‘Absolutely heartbreaking’: Texans seeking abortions forced to travel for hours | Texas



The 33-year-old Texas woman drove four hours through the night to come to the abortion clinic in Louisiana for an exam. She originally planned to sleep in her car, but an advocacy group helped arrange a hotel room.

Single and with three children, ages five to 13, she worried that adding a baby would take away time, food, money, and space for her three children.

She doesn’t have a job, and without the help of safe abortion groups, she probably would have looked for another way to end her pregnancy.

“If you can’t get rid of the baby, what are you going to do next? You will try to get rid of it yourself. So I think, ‘What could I do? What are some home remedies I could do to get rid of this baby, have a miscarriage, have an abortion? ‘ And that’s not how it should be. I shouldn’t have to do this. I shouldn’t have to think like that, feel like that, none of that.

“We need to be heard. That needs to change. It’s not right, ”she said.

A nurse checks the vital signs of a 33-year-old mother of three from central Texas while she rests after an abortion on Saturday in Shreveport, Louisiana. Photo: Rebecca Blackwell / AP

She was one of more than a dozen women who arrived on Saturday at Hope Medical Group for Women, a one-story brick building with covered windows south of downtown Shreveport.

Some came alone, others were accompanied by a friend or partner. Some brought their children with them because they could not get childcare.

All of them tried to end pregnancies, and most came from neighboring Texas, where the country’s most restrictive abortion law remains in place.

It prohibits abortions once embryonic heart activity is detected after about six weeks, before many women even know they are pregnant. It doesn’t make any exceptions for rape or incest. As a result, abortion clinics in surrounding states are inundated with Texan women.

The women agreed to speak to the Associated Press on condition of anonymity in order to speak more openly.

Like many others, the 33-year-old Texan mother said she tried planning an abortion closer to home but was too advanced.

When she came to the clinic for an abortion on Saturday, she was just nine weeks old and had to undergo a surgical abortion instead of taking medication. She said the ordeal made her angry at the Texan politicians who passed the law.

“If I had to keep this baby, I don’t know what would have happened. I would have probably gone mad and they don’t understand, ”she said with a moved voice.

A 25-year-old woman made the 70-mile journey south of Texarkana, on the Texas-Arkansas border. She said she was five weeks old before realizing she was pregnant and she knew it would be impossible to plan the required two visits to a Texan clinic.

By the time she was able to make an appointment in Shreveport, her pregnancy was almost too advanced for an abortion with drugs.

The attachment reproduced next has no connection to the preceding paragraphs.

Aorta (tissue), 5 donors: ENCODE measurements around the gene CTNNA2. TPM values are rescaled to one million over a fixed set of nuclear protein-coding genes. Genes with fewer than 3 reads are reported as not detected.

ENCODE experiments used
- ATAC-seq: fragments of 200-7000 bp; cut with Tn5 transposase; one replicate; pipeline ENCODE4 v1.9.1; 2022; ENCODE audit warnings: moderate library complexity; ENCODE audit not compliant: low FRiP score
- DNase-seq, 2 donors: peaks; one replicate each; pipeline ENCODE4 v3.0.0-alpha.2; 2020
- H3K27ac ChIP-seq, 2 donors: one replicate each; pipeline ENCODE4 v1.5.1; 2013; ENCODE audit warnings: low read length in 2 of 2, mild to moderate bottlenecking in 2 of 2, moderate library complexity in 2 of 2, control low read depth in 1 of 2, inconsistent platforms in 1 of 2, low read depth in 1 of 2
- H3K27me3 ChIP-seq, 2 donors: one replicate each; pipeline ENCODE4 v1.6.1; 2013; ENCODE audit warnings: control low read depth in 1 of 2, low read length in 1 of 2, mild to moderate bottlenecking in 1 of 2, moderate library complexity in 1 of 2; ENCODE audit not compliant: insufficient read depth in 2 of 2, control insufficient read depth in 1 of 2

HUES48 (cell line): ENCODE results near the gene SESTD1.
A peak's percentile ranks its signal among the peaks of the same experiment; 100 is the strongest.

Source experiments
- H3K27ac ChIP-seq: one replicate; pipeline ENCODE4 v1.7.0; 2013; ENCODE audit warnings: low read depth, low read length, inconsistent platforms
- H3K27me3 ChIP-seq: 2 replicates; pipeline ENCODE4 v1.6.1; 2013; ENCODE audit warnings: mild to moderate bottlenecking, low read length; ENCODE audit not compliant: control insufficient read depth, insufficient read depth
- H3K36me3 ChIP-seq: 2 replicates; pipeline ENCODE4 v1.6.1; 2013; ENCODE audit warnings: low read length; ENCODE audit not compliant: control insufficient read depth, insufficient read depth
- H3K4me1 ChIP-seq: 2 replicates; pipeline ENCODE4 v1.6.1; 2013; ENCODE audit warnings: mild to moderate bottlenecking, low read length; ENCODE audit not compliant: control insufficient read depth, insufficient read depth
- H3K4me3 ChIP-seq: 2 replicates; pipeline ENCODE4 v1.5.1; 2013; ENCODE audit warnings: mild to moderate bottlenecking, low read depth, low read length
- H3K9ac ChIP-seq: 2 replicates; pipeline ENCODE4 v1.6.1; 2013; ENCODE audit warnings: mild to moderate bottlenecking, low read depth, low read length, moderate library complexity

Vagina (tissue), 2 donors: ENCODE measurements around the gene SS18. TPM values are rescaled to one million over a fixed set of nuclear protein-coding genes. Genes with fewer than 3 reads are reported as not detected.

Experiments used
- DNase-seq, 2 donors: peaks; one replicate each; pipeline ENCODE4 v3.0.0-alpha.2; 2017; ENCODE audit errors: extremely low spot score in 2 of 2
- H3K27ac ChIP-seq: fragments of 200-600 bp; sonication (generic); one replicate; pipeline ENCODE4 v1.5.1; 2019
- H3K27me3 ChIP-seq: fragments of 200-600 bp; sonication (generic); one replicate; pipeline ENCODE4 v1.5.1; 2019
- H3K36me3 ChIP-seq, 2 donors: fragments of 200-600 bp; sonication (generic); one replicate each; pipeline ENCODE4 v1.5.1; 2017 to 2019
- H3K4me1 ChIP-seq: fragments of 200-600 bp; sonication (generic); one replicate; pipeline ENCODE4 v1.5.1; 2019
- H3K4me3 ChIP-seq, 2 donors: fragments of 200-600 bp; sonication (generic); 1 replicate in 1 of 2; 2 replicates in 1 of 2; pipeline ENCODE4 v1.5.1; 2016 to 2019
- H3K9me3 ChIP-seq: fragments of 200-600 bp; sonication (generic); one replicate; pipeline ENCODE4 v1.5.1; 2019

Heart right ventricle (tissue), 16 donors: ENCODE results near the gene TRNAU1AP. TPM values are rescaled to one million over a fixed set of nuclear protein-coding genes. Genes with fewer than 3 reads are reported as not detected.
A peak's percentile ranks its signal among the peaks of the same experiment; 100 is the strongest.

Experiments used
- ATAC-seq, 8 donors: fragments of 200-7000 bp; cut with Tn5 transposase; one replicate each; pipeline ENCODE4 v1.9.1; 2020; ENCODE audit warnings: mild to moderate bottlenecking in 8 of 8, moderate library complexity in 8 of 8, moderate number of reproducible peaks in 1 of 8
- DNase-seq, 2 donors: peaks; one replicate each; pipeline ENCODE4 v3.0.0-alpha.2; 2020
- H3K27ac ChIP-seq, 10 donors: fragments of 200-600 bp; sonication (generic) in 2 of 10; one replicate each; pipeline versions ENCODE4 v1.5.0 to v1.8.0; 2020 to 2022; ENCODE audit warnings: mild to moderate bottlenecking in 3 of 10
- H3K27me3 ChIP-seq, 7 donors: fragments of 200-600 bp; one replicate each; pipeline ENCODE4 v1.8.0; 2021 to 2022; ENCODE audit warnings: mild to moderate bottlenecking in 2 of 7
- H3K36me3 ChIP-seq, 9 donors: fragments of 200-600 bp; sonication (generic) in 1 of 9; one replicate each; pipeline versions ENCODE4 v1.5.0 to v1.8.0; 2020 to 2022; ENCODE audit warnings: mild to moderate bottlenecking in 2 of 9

“Fortunately, I found out because then I could still take the pill instead of the surgery,” she said.

While she was in the clinic, her husband waited for hours in the car with her young son, who is still a toddler and still breastfeeding. They had no one else to watch him.

A 25-year-old woman from Texarkana, Texas is being led by lab technician Stephannie Chaffee on Saturday in Shreveport, Louisiana.A 25-year-old woman from Texarkana, Texas is being led by lab technician Stephannie Chaffee on Saturday in Shreveport, Louisiana. Photo: Rebecca Blackwell / AP

Texas law has wavered between courts for weeks. The Biden administration asked the courts again on Monday to suspend them.

These efforts came three days after a federal appeals court reinstated the law after a bloody lower court ruling last week created a short 48-hour window during which Texas abortion providers rushed to readmit patients.

The anti-abortion campaign that fueled the law aims to reach the U.S. Supreme Court, where anti-abortionists are hoping that the conservative coalition formed under Donald Trump will end the constitutional right to abortion, which the landmark ruling will endorse Roe versus Wade from 1973.

When most of the women entered the clinic’s parking lot, they were met by anti-abortion protesters.

John Powers, 44, a machinist from Jacksonville, Texas, said he comes twice a month to get women to change their minds.

The stories of many patients are troubling to Kathaleen Pittman, the clinic’s director. She said she recently spoke to a mother in Texas who is trying to obtain an abortion for her 13-year-old daughter who has been sexually abused.

“She’s a child,” said Pittman. “She shouldn’t have to travel for hours to get here. It’s absolutely heartbreaking. “

Before Texas law went into effect, about 20% of their customers were from Texas, according to Pittman. Now that number is closer to 60% and women are hundreds of miles from Austin, Houston or San Antonio.

With an estimated 1,000 women per week in Texas seeking abortions, clinics in surrounding states report being overwhelmed.

The Trust Women Clinic in Oklahoma City, which is about a three-hour drive from Dallas-Fort Worth, saw about 11 patients from Texas in August.

In September, after Texas law went into effect, that number rose to 110 and the clinic’s phones kept ringing, said Rebecca Tong, co-managing director of Trust Women, which also runs a clinic in Wichita, Kansas.

“Many of them are literally trying to drive through the night and then show up for their appointment at 8 a.m. without having rested,” Tong said. “It’s just not a good situation.”